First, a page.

What is Tunneling?

If you don't let your candle reach a full wax pool, you will probably see something called "tunneling". This happens when the wax doesn't burn evenly causing the wick to sink while the wax around it rises, eventually forming a tunnel down the middle of the candle. Depending on how big the tunnel is, your candle might not ever melt completely which means you lose out on hours of burn time. 

A good rule of thumb to follow is to allow your candle to burn approximately one hour for every one inch of diameter. As an example, our 4oz candles have a 2.5" diameter. That means the ideal amount of time to let it burn would be 2-2.5 hours.

Once you light your candle, don't extinguish the flame until the top layer of wax has melted to the edge of the container; this is called a wax pool. This can take time so it's not recommended to burn a candle unless you know you'll be able to let it form a full wax pool.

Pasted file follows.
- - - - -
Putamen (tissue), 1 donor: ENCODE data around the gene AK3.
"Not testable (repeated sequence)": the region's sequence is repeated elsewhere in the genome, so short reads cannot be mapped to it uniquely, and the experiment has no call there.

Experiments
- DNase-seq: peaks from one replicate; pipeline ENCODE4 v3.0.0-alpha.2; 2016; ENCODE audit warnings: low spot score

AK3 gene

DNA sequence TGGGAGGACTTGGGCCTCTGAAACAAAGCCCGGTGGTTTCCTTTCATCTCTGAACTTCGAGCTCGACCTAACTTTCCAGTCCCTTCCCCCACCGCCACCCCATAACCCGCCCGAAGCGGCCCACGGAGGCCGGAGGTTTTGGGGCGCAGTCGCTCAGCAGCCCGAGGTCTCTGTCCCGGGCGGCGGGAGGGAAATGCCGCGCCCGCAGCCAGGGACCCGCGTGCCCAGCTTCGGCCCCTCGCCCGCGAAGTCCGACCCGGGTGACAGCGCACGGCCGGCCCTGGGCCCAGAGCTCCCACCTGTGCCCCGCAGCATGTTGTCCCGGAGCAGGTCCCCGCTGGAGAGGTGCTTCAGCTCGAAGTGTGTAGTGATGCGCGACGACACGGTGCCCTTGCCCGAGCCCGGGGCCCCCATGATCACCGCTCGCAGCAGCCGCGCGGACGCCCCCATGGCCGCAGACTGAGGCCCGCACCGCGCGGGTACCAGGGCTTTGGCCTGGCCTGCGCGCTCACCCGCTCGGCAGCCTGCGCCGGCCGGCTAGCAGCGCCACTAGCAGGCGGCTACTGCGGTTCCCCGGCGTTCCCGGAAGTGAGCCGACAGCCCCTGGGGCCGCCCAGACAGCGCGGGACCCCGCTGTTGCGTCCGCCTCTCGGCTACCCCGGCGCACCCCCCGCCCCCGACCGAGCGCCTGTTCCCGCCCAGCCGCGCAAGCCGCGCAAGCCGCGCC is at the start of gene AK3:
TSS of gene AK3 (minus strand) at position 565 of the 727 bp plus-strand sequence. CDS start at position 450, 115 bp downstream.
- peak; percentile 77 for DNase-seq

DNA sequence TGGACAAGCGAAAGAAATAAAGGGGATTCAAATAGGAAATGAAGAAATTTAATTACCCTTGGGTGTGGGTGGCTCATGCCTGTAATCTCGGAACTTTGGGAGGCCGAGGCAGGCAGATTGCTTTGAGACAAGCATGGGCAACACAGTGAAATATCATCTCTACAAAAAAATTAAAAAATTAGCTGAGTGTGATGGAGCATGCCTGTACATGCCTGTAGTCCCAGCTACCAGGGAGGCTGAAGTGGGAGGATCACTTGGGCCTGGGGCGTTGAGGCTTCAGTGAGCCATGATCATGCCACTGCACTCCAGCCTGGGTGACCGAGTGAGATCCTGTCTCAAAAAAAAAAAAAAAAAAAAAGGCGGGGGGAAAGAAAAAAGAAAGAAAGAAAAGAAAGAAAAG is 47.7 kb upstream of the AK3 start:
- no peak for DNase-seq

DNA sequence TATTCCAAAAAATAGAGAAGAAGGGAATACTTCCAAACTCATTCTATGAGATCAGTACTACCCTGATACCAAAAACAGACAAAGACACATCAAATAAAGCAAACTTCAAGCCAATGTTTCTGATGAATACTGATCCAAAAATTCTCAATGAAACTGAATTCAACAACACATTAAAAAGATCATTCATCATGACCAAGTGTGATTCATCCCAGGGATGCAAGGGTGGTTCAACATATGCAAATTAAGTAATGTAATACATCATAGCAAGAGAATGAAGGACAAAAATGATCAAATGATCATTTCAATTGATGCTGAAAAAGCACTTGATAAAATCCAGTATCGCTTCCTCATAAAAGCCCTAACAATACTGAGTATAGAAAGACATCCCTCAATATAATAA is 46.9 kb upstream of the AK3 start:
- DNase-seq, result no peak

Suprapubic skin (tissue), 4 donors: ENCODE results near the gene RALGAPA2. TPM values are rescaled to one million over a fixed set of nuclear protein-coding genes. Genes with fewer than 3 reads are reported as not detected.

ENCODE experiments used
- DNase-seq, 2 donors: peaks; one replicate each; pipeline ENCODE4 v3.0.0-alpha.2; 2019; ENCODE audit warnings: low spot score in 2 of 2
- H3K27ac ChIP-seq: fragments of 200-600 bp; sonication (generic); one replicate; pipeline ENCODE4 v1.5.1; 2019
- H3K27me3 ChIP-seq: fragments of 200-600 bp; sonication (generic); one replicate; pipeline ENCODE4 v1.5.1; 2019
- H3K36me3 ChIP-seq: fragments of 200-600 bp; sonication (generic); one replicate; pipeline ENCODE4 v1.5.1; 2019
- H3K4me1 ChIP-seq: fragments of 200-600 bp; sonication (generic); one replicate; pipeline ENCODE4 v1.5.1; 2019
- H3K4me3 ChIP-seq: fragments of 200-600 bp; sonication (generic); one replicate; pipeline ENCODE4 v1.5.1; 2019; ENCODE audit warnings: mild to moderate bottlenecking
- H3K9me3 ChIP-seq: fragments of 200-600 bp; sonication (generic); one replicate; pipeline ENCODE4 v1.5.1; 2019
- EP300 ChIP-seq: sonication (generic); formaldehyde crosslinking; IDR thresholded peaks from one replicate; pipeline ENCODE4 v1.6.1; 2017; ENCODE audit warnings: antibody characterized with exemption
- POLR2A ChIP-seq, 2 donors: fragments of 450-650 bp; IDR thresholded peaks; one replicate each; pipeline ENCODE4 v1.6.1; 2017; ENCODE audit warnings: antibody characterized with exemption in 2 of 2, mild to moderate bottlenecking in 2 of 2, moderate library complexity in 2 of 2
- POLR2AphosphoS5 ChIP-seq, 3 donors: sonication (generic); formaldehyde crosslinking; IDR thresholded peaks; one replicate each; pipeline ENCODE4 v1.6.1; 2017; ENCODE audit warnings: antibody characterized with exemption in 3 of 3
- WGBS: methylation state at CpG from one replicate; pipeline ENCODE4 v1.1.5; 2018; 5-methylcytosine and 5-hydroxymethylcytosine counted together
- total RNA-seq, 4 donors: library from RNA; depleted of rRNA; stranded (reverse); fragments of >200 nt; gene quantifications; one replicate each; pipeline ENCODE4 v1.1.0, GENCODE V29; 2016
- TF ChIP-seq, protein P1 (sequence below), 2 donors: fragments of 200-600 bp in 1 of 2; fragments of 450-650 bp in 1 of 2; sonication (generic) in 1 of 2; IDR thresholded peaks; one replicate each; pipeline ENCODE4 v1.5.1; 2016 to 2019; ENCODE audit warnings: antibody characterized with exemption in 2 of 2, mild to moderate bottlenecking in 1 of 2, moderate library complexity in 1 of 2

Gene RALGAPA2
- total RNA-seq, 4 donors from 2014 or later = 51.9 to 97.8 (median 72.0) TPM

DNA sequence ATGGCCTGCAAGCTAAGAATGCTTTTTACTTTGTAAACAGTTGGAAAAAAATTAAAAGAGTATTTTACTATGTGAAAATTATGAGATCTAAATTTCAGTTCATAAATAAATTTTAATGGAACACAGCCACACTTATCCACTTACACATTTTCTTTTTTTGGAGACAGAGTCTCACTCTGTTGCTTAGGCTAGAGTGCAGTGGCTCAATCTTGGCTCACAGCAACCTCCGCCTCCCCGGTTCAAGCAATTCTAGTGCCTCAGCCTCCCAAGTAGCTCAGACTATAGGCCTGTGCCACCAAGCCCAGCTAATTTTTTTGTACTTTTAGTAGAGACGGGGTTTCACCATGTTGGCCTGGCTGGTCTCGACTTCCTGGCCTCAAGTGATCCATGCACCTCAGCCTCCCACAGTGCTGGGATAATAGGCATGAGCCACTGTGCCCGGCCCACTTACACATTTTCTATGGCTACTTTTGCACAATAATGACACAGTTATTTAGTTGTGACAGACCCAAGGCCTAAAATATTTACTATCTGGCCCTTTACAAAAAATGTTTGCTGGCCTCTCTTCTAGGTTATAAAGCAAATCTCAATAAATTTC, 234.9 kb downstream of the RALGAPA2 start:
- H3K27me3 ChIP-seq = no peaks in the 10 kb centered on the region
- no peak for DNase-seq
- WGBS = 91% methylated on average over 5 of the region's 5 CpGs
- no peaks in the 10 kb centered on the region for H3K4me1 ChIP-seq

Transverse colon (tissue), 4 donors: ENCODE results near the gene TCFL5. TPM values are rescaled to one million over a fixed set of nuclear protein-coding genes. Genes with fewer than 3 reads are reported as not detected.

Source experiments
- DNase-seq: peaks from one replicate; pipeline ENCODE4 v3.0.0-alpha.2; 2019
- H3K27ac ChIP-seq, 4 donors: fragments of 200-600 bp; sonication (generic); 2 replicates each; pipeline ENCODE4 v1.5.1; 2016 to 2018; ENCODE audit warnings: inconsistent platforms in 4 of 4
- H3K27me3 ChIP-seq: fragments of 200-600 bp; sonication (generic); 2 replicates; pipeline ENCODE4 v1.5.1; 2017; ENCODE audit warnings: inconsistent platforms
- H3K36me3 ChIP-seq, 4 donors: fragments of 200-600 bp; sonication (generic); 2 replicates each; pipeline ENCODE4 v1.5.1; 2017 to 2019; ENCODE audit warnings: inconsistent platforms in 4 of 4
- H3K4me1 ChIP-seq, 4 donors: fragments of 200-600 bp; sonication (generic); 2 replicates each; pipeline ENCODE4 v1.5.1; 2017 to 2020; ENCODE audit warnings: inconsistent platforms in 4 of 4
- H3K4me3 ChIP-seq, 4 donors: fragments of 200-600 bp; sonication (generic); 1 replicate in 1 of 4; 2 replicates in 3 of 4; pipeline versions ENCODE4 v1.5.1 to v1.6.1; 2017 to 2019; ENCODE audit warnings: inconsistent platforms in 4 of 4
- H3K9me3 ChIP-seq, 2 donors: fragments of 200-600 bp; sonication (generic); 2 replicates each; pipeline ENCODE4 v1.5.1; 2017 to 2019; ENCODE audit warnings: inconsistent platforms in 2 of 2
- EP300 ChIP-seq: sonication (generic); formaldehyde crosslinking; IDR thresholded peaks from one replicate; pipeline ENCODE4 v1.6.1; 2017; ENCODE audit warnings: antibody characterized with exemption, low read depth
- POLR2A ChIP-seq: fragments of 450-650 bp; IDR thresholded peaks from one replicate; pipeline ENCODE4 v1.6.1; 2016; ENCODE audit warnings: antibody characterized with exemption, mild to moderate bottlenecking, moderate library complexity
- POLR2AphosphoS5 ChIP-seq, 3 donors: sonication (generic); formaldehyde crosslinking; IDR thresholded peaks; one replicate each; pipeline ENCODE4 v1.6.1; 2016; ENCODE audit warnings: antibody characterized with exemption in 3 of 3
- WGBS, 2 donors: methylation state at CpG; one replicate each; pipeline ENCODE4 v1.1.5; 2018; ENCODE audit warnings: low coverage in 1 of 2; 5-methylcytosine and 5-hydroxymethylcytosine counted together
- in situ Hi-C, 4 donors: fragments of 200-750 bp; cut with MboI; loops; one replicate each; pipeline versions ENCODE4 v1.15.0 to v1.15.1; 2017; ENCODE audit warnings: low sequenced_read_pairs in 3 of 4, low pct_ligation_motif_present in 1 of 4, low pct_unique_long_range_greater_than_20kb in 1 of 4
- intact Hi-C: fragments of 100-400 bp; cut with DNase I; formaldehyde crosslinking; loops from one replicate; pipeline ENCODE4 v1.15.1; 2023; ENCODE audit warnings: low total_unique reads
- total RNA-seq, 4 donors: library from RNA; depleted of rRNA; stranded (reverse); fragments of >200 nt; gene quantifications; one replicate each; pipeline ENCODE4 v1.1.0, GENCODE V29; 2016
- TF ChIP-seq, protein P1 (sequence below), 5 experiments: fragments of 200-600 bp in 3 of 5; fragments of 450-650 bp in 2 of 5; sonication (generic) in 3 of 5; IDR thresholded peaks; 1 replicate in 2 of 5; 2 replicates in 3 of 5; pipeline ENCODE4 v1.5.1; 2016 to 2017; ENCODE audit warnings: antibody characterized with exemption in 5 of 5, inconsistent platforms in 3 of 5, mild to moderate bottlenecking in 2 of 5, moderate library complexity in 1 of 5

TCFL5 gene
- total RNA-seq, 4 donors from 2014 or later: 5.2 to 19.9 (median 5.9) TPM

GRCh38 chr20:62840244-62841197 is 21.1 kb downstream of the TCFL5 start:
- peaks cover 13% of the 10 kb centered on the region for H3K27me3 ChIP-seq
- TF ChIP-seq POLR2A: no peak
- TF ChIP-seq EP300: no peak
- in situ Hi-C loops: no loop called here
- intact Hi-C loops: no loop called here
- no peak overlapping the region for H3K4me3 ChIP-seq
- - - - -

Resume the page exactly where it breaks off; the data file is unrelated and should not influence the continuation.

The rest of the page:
Ideally, you want to let the wax melt all the way across the top with every burn. This allows the surface to stay flat and the sides of the container to stay clean.


The good news is yes! Depending on how big the tunnel, you might still be able to salvage the candle.

- Try using a hair dryer on low to help even out the surface of the candle

- Put your candle in a heated oven (no more than 200 degree) for a few minutes and the wax on the sides should melt. 

- Always trim your wick to 1/4" inch before burning. A wick that's bent or too long will contribute to tunneling and a flickering flame, decreasing the hot throw of you candle.

Leave a comment

Please note, comments must be approved before they are published